Adam Copeland 02-16-2016

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My wife and I are beginning to start the process of buying a house for the first time. For better or for worse, we have become regular viewers of HGTV’s line of television shows that target would-be home consumers just like us. There’s Fixer UpperFlip or FlopProperty BrothersLove It or List It, and…boy, could I go on. On the one hand these shows give us an interesting entree into what’s possible when it comes to buying and renovating a house. They may expand our vision so we don’t get stuck on things like existing wallpaper, old carpet, or hideous paint color. But, as I’ve come to understand the (very predictable) arc of these shows, I’m also struck by their danger. They’re basically “Keeping Up with the Joneses” on steroids.

Derek Flood 01-25-2016

So what characterizes a Christianity that has been “Americanized?" Zahnd focuses on the two core American values of consumerism and militarism, which had shaped his own faith. A Christianity that is driven by the value of consumerism translates into a self-focused pursuit of wealth and happiness. For Zahnd that meant adopting the word-of-faith of the gospel.

the Web Editors 12-01-2015

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Black Friday, the day after Thanksgiving known for shopping, has become a rallying point for #BlackLivesMatter activists, not just retailers looking for a holidays bump in sales.

After the non-indictment decision in Ferguson, Rahiel Tesfamariam of Urban Cusp created the #NotOneDime boycott campaign, that “calls for a cease on all non-essential shopping from Thanksgiving through Cyber Monday and reclaiming Black Friday as a national day of action and service,” according to the campaign’s website.

When Time Magazine announced that Black Friday sales fell $1 billion this year, many on Twitter called it a victory for #NotOneDime.

Karyn Wiseman 11-23-2015

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Black Friday sales have been advertised for weeks now it seems. Doorstoppers, insane discounts, buy 1-get 1 free, and other mega sales are coming at us whether we want them to or not. Some stores are opening before the crack of dawn on Friday morning and others are not even closing from Thursday morning to Friday evening. The pressure to shop and spend is pretty intense. My social media feeds are equally filled with people excited about shopping and those who are pledging not to shop at any stores that have chosen to open on Thanksgiving Day. The debate is pretty intense at times. There are major opinions on both sides.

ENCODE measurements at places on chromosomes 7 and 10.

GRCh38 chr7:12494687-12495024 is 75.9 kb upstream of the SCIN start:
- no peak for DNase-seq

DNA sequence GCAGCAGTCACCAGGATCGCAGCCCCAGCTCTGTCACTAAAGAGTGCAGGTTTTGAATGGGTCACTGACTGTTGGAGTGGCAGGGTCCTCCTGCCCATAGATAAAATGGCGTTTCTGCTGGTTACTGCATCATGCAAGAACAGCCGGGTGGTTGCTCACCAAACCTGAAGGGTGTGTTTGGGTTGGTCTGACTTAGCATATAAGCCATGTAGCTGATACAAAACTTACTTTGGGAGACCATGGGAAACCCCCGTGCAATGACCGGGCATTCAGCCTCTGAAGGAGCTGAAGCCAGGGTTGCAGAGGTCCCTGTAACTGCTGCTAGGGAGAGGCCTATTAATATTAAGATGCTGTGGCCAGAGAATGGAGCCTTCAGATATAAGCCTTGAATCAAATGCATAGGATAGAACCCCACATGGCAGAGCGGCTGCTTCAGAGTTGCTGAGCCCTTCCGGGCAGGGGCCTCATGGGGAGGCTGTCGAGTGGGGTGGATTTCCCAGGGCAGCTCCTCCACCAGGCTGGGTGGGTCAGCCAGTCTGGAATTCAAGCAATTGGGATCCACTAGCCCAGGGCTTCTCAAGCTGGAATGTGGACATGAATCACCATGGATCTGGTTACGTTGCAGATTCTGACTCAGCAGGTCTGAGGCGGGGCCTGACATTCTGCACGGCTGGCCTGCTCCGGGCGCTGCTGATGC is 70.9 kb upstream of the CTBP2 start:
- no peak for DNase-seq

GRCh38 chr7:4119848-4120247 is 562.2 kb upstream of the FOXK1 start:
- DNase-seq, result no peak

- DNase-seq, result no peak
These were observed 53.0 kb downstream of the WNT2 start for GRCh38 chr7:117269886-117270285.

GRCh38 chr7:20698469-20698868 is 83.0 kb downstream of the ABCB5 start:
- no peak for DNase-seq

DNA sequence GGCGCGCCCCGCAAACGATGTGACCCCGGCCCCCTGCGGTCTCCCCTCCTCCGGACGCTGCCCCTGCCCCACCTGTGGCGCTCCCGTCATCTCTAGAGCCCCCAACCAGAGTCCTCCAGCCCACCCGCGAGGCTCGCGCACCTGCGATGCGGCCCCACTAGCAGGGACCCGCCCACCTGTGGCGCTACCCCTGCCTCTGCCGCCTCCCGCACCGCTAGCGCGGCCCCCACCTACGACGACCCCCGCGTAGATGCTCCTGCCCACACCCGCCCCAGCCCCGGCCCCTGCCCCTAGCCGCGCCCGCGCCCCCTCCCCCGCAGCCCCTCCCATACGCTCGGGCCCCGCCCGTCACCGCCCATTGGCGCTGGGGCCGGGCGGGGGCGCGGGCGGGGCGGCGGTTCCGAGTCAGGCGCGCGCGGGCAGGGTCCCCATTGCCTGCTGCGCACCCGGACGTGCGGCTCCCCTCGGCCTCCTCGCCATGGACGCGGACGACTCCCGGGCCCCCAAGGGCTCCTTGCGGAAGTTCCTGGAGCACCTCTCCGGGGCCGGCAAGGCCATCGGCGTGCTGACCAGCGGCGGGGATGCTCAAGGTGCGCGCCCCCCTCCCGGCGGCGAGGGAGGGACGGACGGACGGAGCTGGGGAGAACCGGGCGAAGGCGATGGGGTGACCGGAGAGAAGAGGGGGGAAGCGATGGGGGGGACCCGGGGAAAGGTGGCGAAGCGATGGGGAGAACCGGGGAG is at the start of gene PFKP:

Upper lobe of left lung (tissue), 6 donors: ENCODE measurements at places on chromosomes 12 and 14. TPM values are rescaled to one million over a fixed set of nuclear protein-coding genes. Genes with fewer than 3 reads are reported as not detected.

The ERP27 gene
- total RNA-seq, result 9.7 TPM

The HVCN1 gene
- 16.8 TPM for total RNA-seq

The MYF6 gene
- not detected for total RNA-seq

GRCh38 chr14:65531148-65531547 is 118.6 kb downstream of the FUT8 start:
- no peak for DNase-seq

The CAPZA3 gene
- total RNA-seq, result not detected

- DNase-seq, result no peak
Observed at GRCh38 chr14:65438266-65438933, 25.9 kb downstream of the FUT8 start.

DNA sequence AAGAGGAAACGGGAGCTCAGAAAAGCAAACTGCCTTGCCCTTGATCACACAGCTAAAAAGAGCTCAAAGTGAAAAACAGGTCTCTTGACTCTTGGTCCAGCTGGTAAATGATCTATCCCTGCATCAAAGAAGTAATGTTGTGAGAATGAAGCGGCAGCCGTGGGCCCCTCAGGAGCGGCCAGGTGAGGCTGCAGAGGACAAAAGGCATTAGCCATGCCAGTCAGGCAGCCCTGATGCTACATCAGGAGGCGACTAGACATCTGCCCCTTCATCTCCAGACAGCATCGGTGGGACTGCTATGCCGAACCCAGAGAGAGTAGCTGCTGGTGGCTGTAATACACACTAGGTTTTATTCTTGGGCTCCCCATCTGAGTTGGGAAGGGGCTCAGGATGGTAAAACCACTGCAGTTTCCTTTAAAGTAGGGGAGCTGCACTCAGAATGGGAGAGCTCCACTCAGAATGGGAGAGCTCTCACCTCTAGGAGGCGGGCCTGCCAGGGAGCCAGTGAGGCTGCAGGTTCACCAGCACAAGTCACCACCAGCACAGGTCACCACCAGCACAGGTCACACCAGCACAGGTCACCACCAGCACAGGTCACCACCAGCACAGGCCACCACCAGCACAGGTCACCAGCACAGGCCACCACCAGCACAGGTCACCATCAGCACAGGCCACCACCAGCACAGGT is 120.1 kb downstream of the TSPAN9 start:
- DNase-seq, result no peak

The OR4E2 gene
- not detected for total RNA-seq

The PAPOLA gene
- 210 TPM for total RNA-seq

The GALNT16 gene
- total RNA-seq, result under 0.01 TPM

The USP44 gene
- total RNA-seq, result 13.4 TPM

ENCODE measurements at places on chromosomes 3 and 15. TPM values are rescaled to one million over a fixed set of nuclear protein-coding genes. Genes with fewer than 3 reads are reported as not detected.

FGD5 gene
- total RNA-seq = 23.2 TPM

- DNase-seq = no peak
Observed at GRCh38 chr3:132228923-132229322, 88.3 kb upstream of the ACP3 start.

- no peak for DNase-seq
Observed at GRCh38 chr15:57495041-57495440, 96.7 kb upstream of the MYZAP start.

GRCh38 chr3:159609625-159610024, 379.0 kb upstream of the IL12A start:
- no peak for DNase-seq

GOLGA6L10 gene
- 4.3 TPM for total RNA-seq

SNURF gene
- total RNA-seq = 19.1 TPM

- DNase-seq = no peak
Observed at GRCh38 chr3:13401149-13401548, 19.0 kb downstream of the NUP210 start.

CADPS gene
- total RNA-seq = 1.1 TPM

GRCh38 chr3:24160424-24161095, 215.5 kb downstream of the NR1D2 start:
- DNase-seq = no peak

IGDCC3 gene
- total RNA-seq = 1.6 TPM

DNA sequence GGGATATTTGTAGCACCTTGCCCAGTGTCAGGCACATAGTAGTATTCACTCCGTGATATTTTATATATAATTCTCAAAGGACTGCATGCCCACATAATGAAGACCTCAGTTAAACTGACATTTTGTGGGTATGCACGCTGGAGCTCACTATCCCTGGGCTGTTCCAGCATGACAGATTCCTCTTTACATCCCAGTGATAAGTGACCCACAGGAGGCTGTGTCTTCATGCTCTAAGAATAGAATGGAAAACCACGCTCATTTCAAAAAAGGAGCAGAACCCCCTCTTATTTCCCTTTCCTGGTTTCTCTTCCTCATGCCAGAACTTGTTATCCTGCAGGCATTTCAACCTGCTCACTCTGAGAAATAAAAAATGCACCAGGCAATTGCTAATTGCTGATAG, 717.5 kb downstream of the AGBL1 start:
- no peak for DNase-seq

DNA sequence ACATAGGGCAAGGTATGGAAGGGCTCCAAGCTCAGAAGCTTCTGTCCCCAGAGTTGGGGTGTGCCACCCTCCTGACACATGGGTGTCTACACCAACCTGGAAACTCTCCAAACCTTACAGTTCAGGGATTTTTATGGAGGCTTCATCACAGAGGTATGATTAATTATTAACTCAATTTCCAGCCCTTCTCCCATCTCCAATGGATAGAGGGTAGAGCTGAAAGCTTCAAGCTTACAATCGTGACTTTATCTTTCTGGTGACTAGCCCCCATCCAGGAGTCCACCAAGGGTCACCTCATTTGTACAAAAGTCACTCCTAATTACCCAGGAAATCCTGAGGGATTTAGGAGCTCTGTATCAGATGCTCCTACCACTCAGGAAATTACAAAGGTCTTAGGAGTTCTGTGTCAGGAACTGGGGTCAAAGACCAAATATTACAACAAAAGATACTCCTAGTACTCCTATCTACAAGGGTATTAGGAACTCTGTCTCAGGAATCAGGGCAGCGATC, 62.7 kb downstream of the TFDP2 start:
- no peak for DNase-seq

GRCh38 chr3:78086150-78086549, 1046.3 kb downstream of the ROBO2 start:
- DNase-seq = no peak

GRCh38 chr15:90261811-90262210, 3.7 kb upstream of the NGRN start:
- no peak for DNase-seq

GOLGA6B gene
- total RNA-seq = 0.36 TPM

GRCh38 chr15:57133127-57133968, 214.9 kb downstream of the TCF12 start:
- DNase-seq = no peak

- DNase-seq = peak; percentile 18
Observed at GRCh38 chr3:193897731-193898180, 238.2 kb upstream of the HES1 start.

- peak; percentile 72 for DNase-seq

I have both shoppers and non-shoppers in my family. My mother and my brother-in-law are two of the shoppers. They love to shop and I mean that they LOVE to shop. They are professional level shoppers. They relish racking up major deals on Christmas gifts. So on more than one occasion I have watched them spend Thanksgiving evening planning their shopping run for Black Friday. They get out maps and sale flyers to plan their early morning excursion to make the most of the sales and the most of their time.

REUTERS / Suzanne Plunkett / RNS

Pricing signs hang on clothing outside a shop in London on June 3, 2015. Photo via REUTERS / Suzanne Plunkett / RNS

The move would bring London into line with Paris and New York, where no restrictions on Sunday shopping exist.

Strict anti-Sunday shopping laws came into being in the 19th century, under Queen Victoria.

In 1986, Prime Minister Margaret Thatcher tried to do away with them but she met stiff opposition from traditionalists and Christian churches.

Two decades later a compromise was reached, and most shops are now allowed to open for six hours on Sunday.

Stephen Mattson 02-05-2015
Online shopping illustration, Fotinia /

Online shopping illustration, Fotinia /

For Christians, it’s sometimes hard to admit believing in the supernatural, the legitimacy of miracles, an afterlife, and following an ancient text written thousands of years ago by numerous authors that have been divinely inspired by an all-knowing, all-powerful, and omnipresent God.

At first glance, Christianity seems at odds with an increasingly “secular” culture that views spirituality as old-fashioned and irrelevant, but our society reveals that everything — and everyone — is spiritual on some level.

At first glance, Christianity seems at odds with an increasingly “secular” culture that views spirituality as old-fashioned and irrelevant, but our society reveals that everything — and everyone — is spiritual on some level.


1. The Religion of Sport

Few people pray more fervently, earnestly, and passionately than when their favorite sports teams — and athletes — are competing.

With arms outstretched, they wildly clap, cheer, chant, cry, and scream at the top of their lungs. Wearing costumes, jerseys, and following

Pope Francis holds his pectoral cross. Photo via Paul Haring / Catholic News Service / RNS.